sound festival 2020 (part 2) review: Horn Recital by Richard Watkins

This Festival’s chosen ‘endangered’ instrument is the French Horn. Is it really endangered? I don’t know. However it was great to have it claim the performance spotlight with such a fine musician. This concert by one of the current great virtuosi of the horn, Richard Watkins, took us on a marvellous exploratory journey through some of the greatest as well as some of the less well-known works for solo horn. Watkins chose pieces that would display so many of the extraordinary sound possibilities of his instrument. Mahler spoke about contrasting the instrument’s most noble tones with its most almost evil or corrupt sounding stopped tones. Watkins demonstrated a far wider range than that in his performance today.

I studied French at school and University and when I hear the noble tones of the horn I am reminded of a poem by Alfred de Vigny, ‘J’aime le son du Cor, le soir, au fond des bois’.

I recalled those words especially listening to the music with which Watkins both opened and closed his recital, The Prologue, and at the end the Epilogue from Britten’s Serenade for tenor, horn and strings. These two sections are of course for solo horn and they create a wonderful wide spaced romantic aura.

Watkins followed that with three works by less well-known composers. The first was by the Norwegian composer Johan Kvandal (1919-1999). Salmetone (Hymn tune) also exploited the dreamy tone of the horn and as Watkins said, it could also be said to be painting a Nordic landscape in sound.

Ian Wilson was born in Belfast in 1964. His piece was inspired by a Portuguese poem. She passes...passes...passes by, was a more exploratory piece using a wide palette of modern advanced techniques from clear to edgy and even grating and sometimes just blowing into the instrument. I was reminded of similar techniques used for the flute by Salvatore Sciarrino which we have heard at the soundfestival in the past.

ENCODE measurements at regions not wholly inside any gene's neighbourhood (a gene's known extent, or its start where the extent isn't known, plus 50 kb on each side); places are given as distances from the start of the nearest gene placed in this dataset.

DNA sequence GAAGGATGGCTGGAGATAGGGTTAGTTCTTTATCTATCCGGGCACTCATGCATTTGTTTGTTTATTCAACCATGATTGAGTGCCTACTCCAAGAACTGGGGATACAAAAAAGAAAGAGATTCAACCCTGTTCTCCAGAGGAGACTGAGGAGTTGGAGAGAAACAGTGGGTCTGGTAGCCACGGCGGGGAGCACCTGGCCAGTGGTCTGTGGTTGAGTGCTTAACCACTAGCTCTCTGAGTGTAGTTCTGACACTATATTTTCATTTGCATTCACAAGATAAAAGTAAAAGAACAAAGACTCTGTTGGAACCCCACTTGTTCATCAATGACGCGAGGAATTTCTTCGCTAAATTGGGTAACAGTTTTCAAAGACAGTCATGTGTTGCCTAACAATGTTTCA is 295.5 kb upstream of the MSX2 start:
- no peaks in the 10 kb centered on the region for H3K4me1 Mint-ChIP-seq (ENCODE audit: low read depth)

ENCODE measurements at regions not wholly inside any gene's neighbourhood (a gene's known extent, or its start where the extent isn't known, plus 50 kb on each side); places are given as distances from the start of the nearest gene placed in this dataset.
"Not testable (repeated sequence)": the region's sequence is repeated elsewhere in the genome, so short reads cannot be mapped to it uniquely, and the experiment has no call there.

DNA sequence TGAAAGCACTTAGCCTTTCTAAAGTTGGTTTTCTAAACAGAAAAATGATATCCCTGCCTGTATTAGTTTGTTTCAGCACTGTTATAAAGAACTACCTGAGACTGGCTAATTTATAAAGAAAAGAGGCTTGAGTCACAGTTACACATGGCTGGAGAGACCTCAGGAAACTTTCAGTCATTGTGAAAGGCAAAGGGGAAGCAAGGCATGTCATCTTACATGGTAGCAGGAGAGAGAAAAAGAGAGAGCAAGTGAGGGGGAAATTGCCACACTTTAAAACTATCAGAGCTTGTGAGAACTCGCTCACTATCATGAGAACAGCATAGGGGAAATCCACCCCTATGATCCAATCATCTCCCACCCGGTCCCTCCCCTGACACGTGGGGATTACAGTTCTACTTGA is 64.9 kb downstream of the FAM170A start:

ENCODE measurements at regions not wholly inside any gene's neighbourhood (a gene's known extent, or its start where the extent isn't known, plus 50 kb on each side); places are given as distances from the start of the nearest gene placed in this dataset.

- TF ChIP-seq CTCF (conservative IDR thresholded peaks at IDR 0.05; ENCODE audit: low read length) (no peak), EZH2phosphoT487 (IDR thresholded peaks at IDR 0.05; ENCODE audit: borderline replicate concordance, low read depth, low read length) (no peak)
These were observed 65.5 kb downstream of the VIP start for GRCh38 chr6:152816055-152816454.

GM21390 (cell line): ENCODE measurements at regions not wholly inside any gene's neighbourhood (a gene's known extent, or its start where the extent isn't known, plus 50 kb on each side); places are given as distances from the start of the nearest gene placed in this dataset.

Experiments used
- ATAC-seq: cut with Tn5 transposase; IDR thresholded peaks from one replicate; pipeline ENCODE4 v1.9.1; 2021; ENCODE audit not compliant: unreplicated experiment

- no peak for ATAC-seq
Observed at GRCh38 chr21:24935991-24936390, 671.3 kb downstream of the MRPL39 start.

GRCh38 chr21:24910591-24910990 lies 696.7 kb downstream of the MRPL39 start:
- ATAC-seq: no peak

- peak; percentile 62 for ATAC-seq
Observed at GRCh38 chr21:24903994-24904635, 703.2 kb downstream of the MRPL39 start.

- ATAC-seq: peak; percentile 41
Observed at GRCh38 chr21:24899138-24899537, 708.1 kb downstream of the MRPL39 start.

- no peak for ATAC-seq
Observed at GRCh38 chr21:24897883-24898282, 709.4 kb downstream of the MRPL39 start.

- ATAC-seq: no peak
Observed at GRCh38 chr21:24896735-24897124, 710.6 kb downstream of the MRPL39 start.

The short movements, Four Capriccios, by the English composer and conductor George Vass were more straightforward – tuneful, attractive and rhythmically interesting.

There followed two of the finest and most celebrated pieces for solo horn. I had been looking forward to these and I was not disappointed. Watkins gave a fine introduction to Appel Interstellaire  by Olivier Messiaen, the sixth part of a longer piece Des canyons aux étoiles. It is wonderfully descriptive but unsurprisingly for Messiaen also has religious connotations expressed in words added to the score.

It was interesting to compare the modern techniques used by Wilson and by Messiaen. I felt that Messiaen uses them like a painter searching for new colours and shadings and not just for their own sake. This was a fine performance by Watkins from clear ringing tones to muffled far off sounds. He got right to the heart of Messiaen’s vision.

Sea Eagle by Peter Maxwell Davies was composed specially for Richard Watkins. Davies himself described it as fiendishly difficult. It is an amazingly acrobatic piece sometimes with runs of notes crushed into a single beat. It, like the Messiaen, was also a marvellously expressive and colourful piece.

Watkins completed his recital with the Epilogue from Britten’s Serenade played sort of offstage. It was fantastic! 

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